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Acoustics

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Acoustics is the field of physics that deals with the study of sound. It involves the propagation of sound, and its interactions with matter. While sound can consist of a simple wave, which produces a simple tone most sounds form more complex waveforms such as that of a human voice. Sound and its interaction with matter, includes how its propagation is affected by changes in the matter that it passes through such as air to water, and air to solid. These changes result in both refraction and reflection.

Longitudinal compression waves.

Practical Applications

An ultrasound image of a human baby inside its mother.
Human ear.

A common application of acoustics is the design of amphitheaters for the best possible transmission of sound, such as the elimination of echoes and dead spots. Sound consists of longitudinal compression waves in matter.[1] Another important application of acoustics is ultrasound images. They provided a safe way to see inside the human body. This is particularly helpful for seeing and examining a baby insides the womb. Such images show that a human fetus is recognizable as a human being and not the nonviable tissue mass abortion advocates claim.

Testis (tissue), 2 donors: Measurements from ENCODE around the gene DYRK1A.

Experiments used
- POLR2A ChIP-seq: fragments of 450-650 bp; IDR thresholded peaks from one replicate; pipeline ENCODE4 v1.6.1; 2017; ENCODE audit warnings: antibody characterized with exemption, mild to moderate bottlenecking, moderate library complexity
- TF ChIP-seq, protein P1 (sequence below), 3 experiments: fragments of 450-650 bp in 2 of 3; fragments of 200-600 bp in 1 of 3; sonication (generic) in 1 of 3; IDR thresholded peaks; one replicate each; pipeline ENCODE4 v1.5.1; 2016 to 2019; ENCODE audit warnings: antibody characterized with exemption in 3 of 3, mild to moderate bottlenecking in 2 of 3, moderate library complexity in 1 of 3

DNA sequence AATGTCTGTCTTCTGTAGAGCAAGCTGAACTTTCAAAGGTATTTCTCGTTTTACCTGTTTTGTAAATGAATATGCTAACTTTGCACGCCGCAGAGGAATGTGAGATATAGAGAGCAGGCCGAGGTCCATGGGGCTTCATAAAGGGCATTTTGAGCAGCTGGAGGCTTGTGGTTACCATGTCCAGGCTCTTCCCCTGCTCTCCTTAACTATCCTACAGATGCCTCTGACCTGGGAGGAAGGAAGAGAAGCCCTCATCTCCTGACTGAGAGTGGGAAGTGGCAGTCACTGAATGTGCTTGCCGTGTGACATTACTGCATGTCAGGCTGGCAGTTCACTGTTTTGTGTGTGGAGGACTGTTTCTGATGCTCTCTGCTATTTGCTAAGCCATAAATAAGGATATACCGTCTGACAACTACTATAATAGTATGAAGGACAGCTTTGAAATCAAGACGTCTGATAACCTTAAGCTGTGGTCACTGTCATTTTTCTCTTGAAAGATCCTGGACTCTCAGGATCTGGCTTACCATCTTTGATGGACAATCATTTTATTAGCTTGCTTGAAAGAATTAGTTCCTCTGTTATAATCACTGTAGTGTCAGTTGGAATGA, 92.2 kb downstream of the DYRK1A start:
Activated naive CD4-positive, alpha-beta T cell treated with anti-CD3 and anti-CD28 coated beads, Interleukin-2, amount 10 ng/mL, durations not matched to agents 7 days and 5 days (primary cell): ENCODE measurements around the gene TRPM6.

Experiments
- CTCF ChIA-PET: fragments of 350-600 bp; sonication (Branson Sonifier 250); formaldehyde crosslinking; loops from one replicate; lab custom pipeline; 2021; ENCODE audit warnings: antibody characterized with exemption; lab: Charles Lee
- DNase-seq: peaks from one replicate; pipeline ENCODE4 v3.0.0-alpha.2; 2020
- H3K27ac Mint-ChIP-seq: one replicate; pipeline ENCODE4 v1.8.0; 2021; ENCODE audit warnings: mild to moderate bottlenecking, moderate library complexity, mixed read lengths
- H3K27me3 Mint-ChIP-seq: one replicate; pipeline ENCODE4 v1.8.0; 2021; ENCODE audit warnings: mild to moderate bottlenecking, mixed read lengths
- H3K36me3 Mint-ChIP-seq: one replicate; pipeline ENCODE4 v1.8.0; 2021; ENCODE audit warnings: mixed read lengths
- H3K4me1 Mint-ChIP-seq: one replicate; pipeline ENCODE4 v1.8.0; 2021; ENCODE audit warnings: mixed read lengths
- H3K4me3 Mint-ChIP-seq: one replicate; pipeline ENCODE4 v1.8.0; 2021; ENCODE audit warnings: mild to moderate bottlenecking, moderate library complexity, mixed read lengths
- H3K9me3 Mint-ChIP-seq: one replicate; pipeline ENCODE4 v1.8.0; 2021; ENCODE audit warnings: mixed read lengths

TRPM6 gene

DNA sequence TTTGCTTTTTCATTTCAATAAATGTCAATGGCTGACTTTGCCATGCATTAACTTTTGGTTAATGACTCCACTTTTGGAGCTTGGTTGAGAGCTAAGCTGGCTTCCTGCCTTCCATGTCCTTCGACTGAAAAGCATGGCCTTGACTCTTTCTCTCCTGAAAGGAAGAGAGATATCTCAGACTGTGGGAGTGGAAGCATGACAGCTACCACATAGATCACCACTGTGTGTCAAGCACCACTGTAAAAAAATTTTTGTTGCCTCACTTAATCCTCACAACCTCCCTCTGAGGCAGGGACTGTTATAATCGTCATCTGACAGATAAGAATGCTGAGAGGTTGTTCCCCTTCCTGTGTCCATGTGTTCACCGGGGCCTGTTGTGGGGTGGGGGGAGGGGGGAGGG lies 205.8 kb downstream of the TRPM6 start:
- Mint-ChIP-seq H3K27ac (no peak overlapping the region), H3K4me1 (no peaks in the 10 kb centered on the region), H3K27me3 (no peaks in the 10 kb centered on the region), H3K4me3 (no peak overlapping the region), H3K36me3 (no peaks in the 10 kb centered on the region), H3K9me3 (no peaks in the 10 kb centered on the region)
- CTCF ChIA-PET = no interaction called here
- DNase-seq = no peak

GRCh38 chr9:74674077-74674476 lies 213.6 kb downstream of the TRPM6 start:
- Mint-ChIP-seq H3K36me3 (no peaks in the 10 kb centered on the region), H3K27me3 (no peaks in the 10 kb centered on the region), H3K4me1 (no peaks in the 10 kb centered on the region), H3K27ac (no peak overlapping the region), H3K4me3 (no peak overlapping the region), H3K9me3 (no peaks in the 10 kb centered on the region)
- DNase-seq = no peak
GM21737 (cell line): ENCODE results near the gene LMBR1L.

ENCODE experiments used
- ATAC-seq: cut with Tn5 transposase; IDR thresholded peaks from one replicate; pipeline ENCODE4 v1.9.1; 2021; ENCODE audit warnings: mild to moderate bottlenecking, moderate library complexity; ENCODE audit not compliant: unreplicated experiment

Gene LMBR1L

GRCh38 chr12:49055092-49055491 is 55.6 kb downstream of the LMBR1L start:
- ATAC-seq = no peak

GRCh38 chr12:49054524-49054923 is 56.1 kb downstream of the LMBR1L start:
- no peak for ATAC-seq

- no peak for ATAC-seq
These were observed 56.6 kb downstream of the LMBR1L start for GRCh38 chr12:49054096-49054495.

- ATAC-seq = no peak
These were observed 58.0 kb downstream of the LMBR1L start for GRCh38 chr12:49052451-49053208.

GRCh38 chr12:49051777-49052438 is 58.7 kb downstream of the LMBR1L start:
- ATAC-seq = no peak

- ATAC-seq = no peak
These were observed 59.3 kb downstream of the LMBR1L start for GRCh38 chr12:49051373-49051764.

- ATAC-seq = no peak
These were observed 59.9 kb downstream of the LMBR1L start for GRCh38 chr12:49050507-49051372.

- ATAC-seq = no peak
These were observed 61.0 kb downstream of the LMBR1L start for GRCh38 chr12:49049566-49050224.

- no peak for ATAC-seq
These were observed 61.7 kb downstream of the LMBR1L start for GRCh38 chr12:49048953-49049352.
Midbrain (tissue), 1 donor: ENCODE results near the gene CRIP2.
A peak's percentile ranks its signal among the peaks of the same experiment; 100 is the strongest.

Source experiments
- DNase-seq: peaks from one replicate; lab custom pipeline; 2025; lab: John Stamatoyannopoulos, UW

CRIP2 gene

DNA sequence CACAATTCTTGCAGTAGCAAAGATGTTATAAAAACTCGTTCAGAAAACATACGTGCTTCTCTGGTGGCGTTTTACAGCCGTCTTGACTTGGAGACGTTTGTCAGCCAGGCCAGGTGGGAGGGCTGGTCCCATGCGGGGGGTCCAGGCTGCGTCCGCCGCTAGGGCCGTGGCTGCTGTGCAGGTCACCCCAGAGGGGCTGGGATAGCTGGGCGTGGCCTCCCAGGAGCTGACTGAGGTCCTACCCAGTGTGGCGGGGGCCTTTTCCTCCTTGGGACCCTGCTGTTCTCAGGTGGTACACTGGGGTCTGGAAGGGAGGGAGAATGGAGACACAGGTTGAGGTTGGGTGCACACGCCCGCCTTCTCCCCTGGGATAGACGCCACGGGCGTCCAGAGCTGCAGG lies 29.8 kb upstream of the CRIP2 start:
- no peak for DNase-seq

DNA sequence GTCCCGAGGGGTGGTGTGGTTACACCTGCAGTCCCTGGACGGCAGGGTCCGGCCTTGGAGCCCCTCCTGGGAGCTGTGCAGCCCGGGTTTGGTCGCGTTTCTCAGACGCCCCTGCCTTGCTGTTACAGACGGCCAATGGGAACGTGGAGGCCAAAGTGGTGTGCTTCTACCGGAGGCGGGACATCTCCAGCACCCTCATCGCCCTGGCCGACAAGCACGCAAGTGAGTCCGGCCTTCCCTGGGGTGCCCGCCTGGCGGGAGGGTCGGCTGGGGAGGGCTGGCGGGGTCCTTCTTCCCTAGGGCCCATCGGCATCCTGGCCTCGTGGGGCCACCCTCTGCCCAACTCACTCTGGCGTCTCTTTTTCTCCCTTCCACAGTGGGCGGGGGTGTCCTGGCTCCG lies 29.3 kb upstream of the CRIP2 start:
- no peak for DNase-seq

Ultrasound is an extension of sonar which likewise can produce image, though normally in water. In both cases it has taken considerable research in acoustics to develop these technologies, yet there are animals such as dolphins, and whales which naturally have this ability. This is an example of how reasonable it is to conclude that they were given these abilities by a creator who understands acoustics, since it highly improbable that such technology could be developed by natural selection working through random mutations.

Most applications of acoustics involve controlling refraction and reflection. Controlling these factors usually involve the shape of the boundary and/or the type of material involved.

The Human Ear

The human ear is an acoustical marvel that gathers, focuses and amplifies sound. It does this filtering out the sound of blood flowing through the ear drum. The ear stands as evidence of a creator since it is best explained as being designed by someone well acquainted with acoustics. Since sound is one of the ways we perceive the world, acoustics is important to our understanding of creation. It directly aids our understanding of how the universe works by showing how sound and related principles work. It indirectly aids our understanding of how the universe works by providing tools for material observations.

References

  1. Ackroyd, James E.; Anderson, Mark; Berg, Carmen; Martin, Dr. Brian E (2009). Physics. Canada: Pearson Education. p. 407. ISBN 978-0-13-505048-4. 

Related References